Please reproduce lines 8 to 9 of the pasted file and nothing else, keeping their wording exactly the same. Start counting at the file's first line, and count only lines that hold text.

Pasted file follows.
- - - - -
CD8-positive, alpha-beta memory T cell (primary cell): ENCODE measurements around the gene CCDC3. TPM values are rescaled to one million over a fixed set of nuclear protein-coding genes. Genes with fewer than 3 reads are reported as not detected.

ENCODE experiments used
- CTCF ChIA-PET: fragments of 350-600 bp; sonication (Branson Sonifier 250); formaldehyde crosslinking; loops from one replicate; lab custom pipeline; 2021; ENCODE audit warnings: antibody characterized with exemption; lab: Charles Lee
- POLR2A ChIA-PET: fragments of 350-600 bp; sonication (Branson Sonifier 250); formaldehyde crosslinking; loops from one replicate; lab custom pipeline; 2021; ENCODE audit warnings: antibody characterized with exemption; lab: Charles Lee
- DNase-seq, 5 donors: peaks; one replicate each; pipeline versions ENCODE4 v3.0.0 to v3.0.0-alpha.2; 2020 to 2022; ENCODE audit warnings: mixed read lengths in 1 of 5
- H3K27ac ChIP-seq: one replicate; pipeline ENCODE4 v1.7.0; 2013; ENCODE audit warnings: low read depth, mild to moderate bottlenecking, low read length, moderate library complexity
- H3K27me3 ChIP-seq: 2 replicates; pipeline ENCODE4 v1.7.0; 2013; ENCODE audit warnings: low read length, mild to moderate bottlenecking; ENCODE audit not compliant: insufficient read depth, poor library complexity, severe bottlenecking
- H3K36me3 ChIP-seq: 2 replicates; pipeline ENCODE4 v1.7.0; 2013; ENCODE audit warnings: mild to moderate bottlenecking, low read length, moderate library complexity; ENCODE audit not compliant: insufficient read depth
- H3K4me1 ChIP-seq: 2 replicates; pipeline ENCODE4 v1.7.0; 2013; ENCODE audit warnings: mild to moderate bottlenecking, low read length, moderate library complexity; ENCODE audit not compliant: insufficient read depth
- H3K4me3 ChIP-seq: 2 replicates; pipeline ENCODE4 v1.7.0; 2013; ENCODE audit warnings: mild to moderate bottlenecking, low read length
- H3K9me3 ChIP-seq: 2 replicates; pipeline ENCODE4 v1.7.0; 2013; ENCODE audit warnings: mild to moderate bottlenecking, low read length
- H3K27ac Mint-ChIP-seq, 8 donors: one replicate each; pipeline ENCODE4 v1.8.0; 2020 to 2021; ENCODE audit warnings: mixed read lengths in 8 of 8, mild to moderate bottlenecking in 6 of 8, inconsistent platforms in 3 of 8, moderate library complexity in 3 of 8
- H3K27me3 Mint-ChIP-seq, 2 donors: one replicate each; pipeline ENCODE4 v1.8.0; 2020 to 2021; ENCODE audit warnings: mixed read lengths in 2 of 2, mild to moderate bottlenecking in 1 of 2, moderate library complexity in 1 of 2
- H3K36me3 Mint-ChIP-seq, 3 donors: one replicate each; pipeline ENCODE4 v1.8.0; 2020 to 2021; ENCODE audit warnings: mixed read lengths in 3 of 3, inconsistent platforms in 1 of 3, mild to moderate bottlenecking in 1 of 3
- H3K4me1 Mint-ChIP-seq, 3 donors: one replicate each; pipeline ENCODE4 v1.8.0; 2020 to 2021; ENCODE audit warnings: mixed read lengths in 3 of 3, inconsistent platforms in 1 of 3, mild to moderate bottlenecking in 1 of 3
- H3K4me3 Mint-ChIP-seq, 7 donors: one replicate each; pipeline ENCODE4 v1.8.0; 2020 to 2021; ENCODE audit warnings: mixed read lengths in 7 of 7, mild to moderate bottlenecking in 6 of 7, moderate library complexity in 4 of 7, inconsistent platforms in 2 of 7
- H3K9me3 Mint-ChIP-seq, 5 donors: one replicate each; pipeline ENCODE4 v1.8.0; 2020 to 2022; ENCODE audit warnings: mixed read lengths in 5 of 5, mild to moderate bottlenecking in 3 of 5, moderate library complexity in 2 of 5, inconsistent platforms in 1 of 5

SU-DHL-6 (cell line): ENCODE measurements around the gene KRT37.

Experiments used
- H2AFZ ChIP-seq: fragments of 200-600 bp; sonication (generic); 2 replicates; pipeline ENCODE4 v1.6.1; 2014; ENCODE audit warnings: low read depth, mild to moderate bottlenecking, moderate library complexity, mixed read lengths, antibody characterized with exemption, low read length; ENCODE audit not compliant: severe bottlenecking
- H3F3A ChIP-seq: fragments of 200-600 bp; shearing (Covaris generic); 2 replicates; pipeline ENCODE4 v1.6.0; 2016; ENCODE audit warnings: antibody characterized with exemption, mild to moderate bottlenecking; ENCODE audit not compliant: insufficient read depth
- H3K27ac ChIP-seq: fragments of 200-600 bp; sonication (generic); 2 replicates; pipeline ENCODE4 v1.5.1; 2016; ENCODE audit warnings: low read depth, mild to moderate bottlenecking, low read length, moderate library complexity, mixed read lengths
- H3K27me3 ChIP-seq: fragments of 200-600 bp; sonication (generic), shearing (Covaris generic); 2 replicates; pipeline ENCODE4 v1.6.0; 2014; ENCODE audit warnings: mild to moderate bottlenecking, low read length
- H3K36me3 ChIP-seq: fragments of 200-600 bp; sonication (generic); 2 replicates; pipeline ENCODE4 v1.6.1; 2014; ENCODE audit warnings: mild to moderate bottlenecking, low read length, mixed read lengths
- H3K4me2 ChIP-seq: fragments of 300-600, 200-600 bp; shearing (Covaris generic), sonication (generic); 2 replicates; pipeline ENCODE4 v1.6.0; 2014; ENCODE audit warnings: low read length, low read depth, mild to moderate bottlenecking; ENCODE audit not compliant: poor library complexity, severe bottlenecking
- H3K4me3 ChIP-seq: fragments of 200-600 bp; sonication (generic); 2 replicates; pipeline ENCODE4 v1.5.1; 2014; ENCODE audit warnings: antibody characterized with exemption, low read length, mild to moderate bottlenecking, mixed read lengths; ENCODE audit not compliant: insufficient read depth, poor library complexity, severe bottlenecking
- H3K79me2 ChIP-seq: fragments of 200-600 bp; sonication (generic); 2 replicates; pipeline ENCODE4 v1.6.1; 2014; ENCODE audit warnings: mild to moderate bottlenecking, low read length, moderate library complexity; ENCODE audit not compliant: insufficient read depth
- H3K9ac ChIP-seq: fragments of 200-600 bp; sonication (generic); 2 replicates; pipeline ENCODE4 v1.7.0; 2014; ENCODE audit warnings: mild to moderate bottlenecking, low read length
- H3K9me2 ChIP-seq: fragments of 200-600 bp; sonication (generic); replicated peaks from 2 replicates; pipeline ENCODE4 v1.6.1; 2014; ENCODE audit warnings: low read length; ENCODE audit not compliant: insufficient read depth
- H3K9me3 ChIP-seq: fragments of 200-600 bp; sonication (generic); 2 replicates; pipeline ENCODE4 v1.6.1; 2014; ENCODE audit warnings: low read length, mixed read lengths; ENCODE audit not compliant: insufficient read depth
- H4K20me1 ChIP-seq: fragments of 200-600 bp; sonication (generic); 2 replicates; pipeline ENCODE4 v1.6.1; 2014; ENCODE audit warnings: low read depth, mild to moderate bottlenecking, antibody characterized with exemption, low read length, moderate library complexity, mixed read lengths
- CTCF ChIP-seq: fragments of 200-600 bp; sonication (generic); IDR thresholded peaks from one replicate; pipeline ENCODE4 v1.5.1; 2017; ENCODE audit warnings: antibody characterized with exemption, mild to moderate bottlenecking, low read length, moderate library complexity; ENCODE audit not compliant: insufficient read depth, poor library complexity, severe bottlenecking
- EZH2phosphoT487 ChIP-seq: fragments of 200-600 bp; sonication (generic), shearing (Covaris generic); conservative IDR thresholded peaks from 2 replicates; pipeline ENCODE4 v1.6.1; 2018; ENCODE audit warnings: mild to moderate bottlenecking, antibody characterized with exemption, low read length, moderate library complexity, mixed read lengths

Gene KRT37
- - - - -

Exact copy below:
- H3K36me3 ChIP-seq: 2 replicates; pipeline ENCODE4 v1.7.0; 2013; ENCODE audit warnings: mild to moderate bottlenecking, low read length, moderate library complexity; ENCODE audit not compliant: insufficient read depth
- H3K4me1 ChIP-seq: 2 replicates; pipeline ENCODE4 v1.7.0; 2013; ENCODE audit warnings: mild to moderate bottlenecking, low read length, moderate library complexity; ENCODE audit not compliant: insufficient read depth